When a USGS colleague wandered into geology professor LeeAnn Munk’s UAA office one day and asked, “What do you know about lithium?” she had to honestly answer, “Not much.”
But that was just the question to launch a curious researcher like Munk, already interested in all things related to the geochemistry of ore deposits. She started reading and researching.
Most people know that lithium is ubiquitous in all those little gadgets and widgets we’ve grown to love and depend on. Lithium-ion batteries are the most efficient way to store, power and recharge the energy needed to run our laptops (maybe you’re using your Li-ion battery to view this article right now?), cameras, smartphones and even hybrid, battery-powered automobiles. (Imagine: It takes 100 laptop-sized batteries to power a hybrid car.)
Lithium is considered a critical element, both for technological advancement and also for national security. It didn’t take Munk long to locate a funding opportunity that could help extend her knowledge. It came in the form of a $70,000 grant from the USGS Mineral Resource External Research Program (MRERP) to explore lithium brine deposits.
First steps: where and how
In the United States, the only lithium brine in production is located in Clayton Valley, Nev. Munk, with help from undergraduate researcher Hillary Jochens and University of Utah colleague Scott Hynek, worked there over the course of three years. Her goal was to identify which rocks lithium turns up in and to understand what geochemical processes might be at work to help concentrate this valuable metallic element.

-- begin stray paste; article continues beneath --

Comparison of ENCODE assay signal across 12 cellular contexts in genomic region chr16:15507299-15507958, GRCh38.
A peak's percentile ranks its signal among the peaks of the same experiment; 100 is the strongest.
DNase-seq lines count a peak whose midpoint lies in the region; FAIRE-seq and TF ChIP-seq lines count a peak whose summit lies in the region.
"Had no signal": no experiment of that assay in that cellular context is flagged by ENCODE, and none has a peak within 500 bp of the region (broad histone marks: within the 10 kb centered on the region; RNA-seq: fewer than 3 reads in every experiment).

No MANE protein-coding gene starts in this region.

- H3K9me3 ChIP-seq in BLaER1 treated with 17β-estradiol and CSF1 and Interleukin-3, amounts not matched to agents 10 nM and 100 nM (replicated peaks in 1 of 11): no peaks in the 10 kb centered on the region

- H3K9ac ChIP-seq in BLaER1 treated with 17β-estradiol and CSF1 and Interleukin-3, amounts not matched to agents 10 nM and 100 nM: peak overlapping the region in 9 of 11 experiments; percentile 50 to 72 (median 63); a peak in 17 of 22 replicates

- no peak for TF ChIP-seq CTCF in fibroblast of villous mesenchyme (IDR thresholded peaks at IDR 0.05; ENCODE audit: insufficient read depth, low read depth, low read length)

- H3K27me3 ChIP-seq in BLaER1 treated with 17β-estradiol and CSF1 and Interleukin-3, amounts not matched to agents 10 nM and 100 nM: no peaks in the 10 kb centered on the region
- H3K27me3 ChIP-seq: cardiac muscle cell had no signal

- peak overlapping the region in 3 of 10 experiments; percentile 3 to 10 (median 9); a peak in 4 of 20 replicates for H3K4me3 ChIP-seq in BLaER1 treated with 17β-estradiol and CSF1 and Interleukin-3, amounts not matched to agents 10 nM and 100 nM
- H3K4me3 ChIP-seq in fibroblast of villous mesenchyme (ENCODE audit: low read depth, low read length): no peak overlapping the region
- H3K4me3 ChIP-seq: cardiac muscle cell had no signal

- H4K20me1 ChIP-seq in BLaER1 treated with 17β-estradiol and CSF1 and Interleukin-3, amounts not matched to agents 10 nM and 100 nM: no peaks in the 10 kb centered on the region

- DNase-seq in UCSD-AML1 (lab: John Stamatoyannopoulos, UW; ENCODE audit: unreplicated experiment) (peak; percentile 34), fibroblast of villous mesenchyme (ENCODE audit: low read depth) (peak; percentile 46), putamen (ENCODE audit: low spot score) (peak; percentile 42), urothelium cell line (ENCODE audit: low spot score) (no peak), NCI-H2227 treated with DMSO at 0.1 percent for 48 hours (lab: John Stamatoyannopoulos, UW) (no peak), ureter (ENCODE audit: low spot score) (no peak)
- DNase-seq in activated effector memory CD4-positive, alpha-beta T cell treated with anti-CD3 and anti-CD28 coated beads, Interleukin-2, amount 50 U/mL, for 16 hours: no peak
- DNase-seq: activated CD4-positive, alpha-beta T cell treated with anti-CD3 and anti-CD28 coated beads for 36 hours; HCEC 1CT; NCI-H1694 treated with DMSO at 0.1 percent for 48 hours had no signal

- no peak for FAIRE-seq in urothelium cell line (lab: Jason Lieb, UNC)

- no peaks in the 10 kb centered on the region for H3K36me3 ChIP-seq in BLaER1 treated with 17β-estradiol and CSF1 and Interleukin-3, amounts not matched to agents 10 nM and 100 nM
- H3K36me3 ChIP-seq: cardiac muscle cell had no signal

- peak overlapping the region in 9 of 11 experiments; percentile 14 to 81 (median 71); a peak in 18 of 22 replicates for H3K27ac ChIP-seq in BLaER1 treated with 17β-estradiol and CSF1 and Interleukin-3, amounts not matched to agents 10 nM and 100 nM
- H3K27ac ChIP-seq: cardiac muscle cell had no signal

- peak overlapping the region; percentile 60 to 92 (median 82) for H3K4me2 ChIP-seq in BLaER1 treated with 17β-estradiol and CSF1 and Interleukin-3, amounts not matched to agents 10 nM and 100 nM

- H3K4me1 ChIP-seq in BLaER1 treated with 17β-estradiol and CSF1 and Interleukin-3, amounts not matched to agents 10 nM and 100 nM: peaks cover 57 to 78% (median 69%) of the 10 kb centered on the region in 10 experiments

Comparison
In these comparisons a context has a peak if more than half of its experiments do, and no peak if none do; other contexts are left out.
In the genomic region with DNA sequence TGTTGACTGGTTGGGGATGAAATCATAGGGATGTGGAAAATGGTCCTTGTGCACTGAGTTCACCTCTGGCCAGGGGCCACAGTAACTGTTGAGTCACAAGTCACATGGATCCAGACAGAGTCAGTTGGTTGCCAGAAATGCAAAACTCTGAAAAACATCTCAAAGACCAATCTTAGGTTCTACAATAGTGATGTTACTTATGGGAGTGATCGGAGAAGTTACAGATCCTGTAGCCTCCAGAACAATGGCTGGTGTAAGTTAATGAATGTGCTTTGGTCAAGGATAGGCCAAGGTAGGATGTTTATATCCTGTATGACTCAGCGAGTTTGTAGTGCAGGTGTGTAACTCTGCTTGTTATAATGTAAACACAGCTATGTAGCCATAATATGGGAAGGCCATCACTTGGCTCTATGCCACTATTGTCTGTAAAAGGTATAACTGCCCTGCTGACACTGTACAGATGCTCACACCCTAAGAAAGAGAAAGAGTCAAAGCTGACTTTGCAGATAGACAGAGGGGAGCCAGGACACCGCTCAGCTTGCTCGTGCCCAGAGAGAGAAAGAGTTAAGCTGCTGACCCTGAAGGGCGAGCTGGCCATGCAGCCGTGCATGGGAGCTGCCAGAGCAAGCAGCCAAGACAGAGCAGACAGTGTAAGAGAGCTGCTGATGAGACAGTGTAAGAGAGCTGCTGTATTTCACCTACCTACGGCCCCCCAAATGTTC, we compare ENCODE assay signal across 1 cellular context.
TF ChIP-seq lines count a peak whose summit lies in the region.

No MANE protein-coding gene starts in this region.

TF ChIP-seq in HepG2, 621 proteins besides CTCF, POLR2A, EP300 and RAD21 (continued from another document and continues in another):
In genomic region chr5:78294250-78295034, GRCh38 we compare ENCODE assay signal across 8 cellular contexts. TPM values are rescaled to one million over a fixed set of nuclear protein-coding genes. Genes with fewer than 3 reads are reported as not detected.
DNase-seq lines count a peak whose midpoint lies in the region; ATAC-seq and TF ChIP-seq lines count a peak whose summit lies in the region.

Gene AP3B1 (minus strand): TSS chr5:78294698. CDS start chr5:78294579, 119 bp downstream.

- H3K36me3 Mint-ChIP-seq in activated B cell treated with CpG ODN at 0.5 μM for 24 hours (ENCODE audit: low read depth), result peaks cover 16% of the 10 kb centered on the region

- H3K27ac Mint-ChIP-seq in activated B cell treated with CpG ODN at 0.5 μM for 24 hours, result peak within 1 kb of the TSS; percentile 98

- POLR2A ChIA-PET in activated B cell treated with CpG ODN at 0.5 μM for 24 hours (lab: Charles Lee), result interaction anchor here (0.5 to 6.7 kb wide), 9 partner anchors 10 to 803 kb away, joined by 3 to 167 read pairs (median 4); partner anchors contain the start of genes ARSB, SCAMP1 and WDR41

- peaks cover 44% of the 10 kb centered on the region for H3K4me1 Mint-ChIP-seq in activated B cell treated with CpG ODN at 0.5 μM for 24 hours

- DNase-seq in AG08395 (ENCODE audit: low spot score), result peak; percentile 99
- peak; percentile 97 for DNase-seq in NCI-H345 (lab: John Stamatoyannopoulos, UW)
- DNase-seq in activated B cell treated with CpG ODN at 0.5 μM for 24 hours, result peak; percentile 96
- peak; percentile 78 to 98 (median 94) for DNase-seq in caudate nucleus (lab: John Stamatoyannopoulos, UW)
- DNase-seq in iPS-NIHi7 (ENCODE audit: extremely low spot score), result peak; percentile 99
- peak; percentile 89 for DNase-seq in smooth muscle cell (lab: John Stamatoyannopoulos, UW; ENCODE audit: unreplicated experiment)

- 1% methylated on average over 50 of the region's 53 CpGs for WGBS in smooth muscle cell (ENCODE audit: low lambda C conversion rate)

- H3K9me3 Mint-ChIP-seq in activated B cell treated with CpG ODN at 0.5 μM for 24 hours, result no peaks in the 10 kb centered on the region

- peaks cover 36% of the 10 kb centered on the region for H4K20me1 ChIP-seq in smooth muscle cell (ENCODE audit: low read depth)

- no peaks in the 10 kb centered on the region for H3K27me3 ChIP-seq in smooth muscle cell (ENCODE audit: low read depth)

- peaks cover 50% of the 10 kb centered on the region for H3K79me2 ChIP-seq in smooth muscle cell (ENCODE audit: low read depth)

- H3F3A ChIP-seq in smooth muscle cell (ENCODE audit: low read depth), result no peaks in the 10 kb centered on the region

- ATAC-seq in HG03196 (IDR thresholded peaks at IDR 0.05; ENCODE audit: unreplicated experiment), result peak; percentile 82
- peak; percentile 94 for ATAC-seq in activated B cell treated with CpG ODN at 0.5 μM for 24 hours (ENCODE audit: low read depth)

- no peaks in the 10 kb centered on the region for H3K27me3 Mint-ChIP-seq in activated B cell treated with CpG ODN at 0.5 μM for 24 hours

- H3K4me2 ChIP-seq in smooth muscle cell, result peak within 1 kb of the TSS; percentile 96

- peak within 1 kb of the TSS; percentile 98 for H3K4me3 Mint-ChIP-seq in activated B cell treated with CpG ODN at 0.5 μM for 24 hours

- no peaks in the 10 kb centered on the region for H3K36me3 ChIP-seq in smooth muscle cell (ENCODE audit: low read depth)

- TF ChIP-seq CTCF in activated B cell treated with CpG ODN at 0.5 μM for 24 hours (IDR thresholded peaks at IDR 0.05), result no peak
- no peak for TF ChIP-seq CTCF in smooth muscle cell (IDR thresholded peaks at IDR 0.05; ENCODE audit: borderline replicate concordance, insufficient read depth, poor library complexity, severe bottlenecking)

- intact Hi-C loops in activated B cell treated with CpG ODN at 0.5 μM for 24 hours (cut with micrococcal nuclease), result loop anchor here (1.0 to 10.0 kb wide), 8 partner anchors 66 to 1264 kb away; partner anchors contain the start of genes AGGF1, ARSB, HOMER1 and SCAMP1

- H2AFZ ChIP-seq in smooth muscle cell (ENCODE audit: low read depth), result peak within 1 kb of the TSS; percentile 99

To date, they’ve identified potential sources of lithium in the basin and are building a knowledge base to understand the relevant processes that concentrate and replenish the brine with lithium.
But that’s barely half the story, as Munk explains:
“The overarching question is how sustainable are lithium brines as a source for the metal? How old are they? How long do they take to regenerate?”
She suspects the brines could be hundreds of thousands of years in the making. So during that timeframe, did the brine go through some evaporative process that further concentrated it? And what role do geothermal sources play?
Another important question related to sustainability is what happens as the lithium brine gets pumped out of the ground and into drying beds to isolate the salts for lithium processing. Does fresh water flow into the salty brine and change its character? Can pumping lithium brines deplete or change them forever?
Shifting to Chile
At Clayton Valley in Nevada, Munk built her collaborative research with Hynek and together they pursued establishing a research effort on the lithium brines of South America, in particular Chile.
The highest lithium concentration brine is being produced from a large salt flat called Salar de Atacama, located in the vast Atacama Desert running 600 miles along the Pacific coast from Peru to northern Chile. A feature in National Geographic calls the Atacama “the driest place on earth” where some locations haven’t received any rain since the beginning of recorded time.